Women in Leadership: An open note to young women


Neha Jain, far right, with GLIDE Emerging Leaders interns volunteering at our Legacy Gala on 8/13.

Anger. Fear. Disbelief. Those are emotions I feel while gauging the current political climate. We live in a world where Hillary Clinton, a woman who has made mistakes and flip-flopped on critical social issues, may lose to a man who horrendously disrespects women, people of color, Muslims and the LGBTQ community. While I agree that both candidates are not our ideal presidential choices, is it really that hard to see which option is better? But regardless of your political leanings, it’s pretty obvious that if Clinton were a man, her path to the White House would be exponentially easier. I’m tired of hearing her being critiqued on her appearance, tone of voice and hairstyle because the main message it gives young women like myself is that if we want to be powerful one day, we must be perfect.

As an intern at GLIDE this summer, I was pleasantly surprised by the abundance of female leadership here. Despite the discouraging political climate, the women at GLIDE never failed to inspire me. I set out to gain insight into their experiences and learn from some of the most incredible women I’ve ever met.

Being a woman in leadership means that our actions and decisions are scrutinized at a stricter level than our male counterparts. Superficial characteristics like our hair, clothes, makeup and tone affect how we are viewed in these positions. Juliet, the Chief Financial Officer for GLIDE notices a stark difference in how people respond to her when she straightens her hair. “For a long time I would straighten my hair because I knew I would get a more positive response. People think of curly hair as being unserious.”

Additionally, the topic of curly hair brings up the issue of prejudice towards black women wearing their hair naturally. Isabel Montilla, Director of Human Resources at GLIDE, noted, “There is a dominant white male culture which sets a standard of how to be in the world.” In order to be viewed more respectfully, women alter their appearance to meet those expectations.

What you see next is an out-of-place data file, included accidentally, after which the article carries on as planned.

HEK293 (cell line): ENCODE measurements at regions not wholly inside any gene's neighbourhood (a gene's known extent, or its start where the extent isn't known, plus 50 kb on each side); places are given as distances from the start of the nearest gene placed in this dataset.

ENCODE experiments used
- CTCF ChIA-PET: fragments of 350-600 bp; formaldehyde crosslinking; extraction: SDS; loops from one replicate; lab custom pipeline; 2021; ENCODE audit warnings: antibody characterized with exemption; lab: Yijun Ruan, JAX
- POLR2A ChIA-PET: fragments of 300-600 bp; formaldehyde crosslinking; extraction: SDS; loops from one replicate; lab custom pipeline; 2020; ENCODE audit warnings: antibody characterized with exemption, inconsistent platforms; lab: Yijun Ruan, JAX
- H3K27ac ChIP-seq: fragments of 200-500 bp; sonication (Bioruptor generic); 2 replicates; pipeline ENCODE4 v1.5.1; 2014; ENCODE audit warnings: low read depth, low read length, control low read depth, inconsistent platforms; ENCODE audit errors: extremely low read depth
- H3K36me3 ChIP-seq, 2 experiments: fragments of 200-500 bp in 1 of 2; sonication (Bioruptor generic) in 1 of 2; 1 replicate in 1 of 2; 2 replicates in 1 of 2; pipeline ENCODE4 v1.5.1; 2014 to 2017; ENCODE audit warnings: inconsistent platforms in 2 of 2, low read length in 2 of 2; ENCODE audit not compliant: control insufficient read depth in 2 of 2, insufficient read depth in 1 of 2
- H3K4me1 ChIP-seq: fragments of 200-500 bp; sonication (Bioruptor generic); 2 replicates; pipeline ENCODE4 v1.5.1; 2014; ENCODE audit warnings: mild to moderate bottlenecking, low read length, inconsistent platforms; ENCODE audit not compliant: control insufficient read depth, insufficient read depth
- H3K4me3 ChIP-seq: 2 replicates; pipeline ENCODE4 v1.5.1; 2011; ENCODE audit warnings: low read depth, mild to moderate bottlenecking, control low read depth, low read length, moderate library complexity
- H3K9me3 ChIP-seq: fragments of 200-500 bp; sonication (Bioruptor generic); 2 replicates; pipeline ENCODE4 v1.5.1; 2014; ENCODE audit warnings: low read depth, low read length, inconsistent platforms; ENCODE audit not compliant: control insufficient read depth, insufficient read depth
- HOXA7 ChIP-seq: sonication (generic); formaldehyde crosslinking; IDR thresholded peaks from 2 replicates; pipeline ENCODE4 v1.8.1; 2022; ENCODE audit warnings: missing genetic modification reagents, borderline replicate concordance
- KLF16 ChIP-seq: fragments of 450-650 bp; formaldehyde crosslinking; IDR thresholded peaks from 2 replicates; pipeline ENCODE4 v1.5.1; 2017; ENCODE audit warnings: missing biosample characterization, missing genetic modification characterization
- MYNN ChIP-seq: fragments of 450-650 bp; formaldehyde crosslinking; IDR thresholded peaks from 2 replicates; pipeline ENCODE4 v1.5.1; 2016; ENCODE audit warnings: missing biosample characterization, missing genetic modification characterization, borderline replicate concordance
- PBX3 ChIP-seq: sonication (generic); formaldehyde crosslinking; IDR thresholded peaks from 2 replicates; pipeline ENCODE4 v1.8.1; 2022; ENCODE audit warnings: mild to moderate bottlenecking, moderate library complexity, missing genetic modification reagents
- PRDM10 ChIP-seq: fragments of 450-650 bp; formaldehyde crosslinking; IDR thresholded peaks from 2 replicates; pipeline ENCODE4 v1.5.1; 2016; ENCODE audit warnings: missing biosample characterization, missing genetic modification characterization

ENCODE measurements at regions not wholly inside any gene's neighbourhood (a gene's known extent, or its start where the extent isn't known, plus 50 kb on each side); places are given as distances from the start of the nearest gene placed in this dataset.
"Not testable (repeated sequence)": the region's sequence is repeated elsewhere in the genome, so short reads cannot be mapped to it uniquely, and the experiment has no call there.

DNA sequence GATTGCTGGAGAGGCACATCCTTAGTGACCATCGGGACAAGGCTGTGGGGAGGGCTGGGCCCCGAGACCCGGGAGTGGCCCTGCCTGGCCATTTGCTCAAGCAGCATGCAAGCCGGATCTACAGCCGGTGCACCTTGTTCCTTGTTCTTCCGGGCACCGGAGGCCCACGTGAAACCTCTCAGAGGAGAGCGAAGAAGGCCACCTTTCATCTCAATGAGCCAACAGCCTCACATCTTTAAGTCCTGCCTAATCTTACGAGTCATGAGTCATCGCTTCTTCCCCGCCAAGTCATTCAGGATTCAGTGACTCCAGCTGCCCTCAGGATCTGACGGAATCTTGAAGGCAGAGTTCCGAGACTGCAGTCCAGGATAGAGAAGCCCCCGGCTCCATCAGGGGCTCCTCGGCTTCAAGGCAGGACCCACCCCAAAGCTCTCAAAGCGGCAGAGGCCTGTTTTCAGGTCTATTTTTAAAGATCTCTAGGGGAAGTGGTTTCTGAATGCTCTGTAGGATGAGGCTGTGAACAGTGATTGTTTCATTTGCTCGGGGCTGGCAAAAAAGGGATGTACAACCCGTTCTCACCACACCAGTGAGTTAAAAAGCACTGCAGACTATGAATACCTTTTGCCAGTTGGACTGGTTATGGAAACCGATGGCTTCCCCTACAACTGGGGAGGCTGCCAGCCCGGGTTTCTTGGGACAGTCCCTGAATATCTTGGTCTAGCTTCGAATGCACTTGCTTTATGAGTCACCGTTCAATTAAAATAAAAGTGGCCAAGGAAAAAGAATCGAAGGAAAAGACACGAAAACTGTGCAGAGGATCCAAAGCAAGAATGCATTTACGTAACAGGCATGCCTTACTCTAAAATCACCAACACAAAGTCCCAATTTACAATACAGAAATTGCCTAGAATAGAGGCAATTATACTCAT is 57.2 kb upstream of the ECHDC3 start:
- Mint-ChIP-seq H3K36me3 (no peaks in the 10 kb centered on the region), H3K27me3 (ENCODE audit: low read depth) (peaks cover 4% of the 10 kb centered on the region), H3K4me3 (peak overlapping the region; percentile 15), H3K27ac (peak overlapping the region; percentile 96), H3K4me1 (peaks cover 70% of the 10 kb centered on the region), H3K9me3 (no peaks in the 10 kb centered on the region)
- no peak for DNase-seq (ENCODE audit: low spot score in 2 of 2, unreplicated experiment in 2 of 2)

Neha (bottom left) with Emerging Leaders Program Manager Isoke Femi (middle back) and the whole intern crew!

In addition to hairstyles, our clothing choices play a role in dictating how a powerful woman is perceived. Karen Oliveto, until recently GLIDE’s Senior Pastor and now the first openly gay bishop for the United Methodist Church, recently started buying clothes from the same designer Hillary Clinton uses, Nina McLemore. McLemore designs clothes specifically for high profile women with designs that communicate confidence. Oliveto noted that it has been shocking to see such a difference in public opinion towards her just through a change in clothing style. “All of a sudden people are saying, ‘Wow, you’re really profound and deep.’… Now, have I changed? No. Has what I’ve written changed? No. But how I’m presenting myself has.”

Furthermore, the pitch of our voices and the way we occupy space is critically examined. Karen Oliveto is skilled at addressing rooms filled with hundreds of people in a way that brings everyone together. But even her meticulous way of speaking backfired recently. Before addressing a large group of people, she stood up and spoke in order to project her voice. She was her big “GLIDE” self, and spoke with confidence and rhythm. The feedback she received was, “Karen, people thought you were egotistical for standing.”

Men, however, are praised when they are assertive and bold. A 2015 study by VitalSmarts found that women are rated twice as harshly as men for assertive qualities. Oliveto notes, “Just because I was trying to connect with people by taking charge of the environment, it was seen as a negative instead of a positive.” From a young age we’re taught to end a statement as a question. Women leaders that break out of this conditioning face repercussions that create a trade-off between success and likability.

In addition to the burden of being held to a different standard, GLIDE Co-Founder Janice Mirikitani explains how the societal messages women receive throughout their lives are counterproductive to creating strong leaders: “What represses us as women particularly is that we don’t believe in ourselves and we’ve been programmed to feel that we are more acceptable if we’re quiet and agreeable…and that is such a lie.” This creates a culture where women are reluctant to ask for a seat at the table and assert opinions that deviate from the popular view.


Neha Jain and Janice Mirikitani.

Janice Mirikitani advises, “We have to demand a seat at the table” and be assertive with our viewpoints. She talks about getting past our insecurities and speaking up, “even if you think it’s stupid, even if you think no one is going to listen.”